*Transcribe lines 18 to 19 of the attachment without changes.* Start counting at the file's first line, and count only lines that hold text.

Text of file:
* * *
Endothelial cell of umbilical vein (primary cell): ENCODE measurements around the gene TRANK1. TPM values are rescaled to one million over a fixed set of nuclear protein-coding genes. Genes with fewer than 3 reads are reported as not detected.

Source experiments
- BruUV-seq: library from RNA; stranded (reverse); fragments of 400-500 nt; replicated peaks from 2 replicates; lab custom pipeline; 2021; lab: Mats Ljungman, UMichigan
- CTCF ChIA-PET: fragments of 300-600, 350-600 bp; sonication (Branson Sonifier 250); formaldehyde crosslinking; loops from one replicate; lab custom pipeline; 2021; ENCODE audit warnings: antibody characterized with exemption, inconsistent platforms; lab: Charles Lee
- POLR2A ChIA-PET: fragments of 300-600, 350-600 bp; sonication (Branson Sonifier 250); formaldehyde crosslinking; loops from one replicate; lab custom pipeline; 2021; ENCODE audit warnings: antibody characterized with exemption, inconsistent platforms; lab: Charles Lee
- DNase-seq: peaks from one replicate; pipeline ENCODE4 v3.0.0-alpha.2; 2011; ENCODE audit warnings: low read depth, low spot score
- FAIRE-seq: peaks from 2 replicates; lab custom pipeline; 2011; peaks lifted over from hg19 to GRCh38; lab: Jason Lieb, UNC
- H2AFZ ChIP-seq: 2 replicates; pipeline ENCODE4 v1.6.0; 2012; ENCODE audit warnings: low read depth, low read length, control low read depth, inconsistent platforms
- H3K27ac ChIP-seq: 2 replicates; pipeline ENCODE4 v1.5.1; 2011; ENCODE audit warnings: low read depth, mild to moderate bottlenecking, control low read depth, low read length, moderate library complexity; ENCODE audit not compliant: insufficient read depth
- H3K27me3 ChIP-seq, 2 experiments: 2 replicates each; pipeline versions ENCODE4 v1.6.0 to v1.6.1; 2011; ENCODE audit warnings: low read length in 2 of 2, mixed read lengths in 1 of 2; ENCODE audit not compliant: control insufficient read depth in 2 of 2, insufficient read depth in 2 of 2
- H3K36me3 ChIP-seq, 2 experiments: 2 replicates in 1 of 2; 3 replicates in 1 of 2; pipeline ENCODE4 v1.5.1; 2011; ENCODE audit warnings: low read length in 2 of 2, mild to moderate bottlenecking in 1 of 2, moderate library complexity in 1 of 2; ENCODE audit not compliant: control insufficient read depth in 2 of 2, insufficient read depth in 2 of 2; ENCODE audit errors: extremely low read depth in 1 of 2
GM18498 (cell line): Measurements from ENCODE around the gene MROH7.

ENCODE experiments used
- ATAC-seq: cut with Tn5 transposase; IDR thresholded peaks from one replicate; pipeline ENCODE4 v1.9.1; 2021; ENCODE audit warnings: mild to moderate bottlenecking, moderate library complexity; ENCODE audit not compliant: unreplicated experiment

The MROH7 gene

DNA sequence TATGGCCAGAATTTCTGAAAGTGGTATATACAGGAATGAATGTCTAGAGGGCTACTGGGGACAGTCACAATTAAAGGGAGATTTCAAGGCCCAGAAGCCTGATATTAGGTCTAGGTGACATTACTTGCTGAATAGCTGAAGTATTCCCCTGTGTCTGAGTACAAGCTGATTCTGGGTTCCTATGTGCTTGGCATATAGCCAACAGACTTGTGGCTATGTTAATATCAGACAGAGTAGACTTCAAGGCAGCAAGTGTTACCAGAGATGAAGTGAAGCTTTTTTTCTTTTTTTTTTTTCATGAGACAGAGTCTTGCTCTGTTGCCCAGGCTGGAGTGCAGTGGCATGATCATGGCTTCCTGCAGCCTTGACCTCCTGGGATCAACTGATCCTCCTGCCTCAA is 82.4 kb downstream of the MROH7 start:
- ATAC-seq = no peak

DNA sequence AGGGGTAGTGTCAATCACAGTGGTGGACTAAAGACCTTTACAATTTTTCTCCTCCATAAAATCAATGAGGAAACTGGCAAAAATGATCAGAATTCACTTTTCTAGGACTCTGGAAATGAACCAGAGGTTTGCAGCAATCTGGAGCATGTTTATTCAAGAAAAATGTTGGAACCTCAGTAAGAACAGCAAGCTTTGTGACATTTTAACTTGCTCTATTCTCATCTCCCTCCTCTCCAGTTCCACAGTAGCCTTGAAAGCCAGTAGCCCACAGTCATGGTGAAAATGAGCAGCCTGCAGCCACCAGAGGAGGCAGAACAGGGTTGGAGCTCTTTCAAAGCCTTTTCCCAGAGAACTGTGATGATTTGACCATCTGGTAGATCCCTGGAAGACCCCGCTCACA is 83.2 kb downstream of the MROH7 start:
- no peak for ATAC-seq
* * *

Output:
DNA sequence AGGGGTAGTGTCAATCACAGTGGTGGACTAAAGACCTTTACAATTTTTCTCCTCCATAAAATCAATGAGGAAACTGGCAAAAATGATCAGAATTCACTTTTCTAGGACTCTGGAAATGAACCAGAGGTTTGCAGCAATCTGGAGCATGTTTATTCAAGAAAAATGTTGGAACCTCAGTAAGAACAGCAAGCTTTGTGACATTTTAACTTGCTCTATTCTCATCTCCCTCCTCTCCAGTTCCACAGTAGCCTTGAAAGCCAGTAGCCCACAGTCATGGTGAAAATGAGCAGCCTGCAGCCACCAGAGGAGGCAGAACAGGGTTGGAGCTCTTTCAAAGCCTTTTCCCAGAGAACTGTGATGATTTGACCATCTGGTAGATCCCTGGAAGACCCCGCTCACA is 83.2 kb downstream of the MROH7 start:
- no peak for ATAC-seq